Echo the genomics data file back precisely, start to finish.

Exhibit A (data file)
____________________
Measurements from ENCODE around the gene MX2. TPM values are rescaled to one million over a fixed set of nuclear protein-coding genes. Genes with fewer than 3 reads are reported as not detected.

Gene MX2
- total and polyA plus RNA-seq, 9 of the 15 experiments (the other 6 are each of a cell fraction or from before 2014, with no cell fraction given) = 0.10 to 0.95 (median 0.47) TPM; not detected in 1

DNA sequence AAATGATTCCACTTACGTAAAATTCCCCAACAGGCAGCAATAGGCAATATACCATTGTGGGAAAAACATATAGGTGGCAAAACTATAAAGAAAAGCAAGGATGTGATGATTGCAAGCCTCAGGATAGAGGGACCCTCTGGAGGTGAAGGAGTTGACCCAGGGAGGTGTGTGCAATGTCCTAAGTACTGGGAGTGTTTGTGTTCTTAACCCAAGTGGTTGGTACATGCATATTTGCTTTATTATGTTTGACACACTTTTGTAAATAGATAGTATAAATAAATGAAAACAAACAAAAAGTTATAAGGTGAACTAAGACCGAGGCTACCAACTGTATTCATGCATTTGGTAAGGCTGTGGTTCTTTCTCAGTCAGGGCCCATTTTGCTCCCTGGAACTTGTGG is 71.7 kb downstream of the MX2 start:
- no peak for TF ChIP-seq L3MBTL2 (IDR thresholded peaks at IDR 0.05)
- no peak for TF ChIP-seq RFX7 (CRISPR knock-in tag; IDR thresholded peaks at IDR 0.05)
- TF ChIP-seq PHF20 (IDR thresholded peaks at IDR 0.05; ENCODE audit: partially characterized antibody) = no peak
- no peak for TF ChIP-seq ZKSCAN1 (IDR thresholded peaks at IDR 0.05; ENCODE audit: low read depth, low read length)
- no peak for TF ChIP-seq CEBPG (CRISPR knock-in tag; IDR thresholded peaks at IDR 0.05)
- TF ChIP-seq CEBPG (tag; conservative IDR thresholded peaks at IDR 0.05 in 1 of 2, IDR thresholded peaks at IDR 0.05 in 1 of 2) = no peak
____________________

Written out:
Measurements from ENCODE around the gene MX2. TPM values are rescaled to one million over a fixed set of nuclear protein-coding genes. Genes with fewer than 3 reads are reported as not detected.

Gene MX2
- total and polyA plus RNA-seq, 9 of the 15 experiments (the other 6 are each of a cell fraction or from before 2014, with no cell fraction given) = 0.10 to 0.95 (median 0.47) TPM; not detected in 1

DNA sequence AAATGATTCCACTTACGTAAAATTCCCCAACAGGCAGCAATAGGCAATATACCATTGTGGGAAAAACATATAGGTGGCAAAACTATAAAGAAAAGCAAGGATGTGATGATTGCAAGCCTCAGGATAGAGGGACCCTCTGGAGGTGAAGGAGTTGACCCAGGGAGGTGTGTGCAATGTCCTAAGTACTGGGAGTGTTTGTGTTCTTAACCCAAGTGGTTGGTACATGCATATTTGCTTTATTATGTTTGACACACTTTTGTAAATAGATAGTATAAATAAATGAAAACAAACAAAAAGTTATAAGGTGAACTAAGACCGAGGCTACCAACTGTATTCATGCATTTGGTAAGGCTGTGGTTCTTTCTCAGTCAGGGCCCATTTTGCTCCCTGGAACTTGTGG is 71.7 kb downstream of the MX2 start:
- no peak for TF ChIP-seq L3MBTL2 (IDR thresholded peaks at IDR 0.05)
- no peak for TF ChIP-seq RFX7 (CRISPR knock-in tag; IDR thresholded peaks at IDR 0.05)
- TF ChIP-seq PHF20 (IDR thresholded peaks at IDR 0.05; ENCODE audit: partially characterized antibody) = no peak
- no peak for TF ChIP-seq ZKSCAN1 (IDR thresholded peaks at IDR 0.05; ENCODE audit: low read depth, low read length)
- no peak for TF ChIP-seq CEBPG (CRISPR knock-in tag; IDR thresholded peaks at IDR 0.05)
- TF ChIP-seq CEBPG (tag; conservative IDR thresholded peaks at IDR 0.05 in 1 of 2, IDR thresholded peaks at IDR 0.05 in 1 of 2) = no peak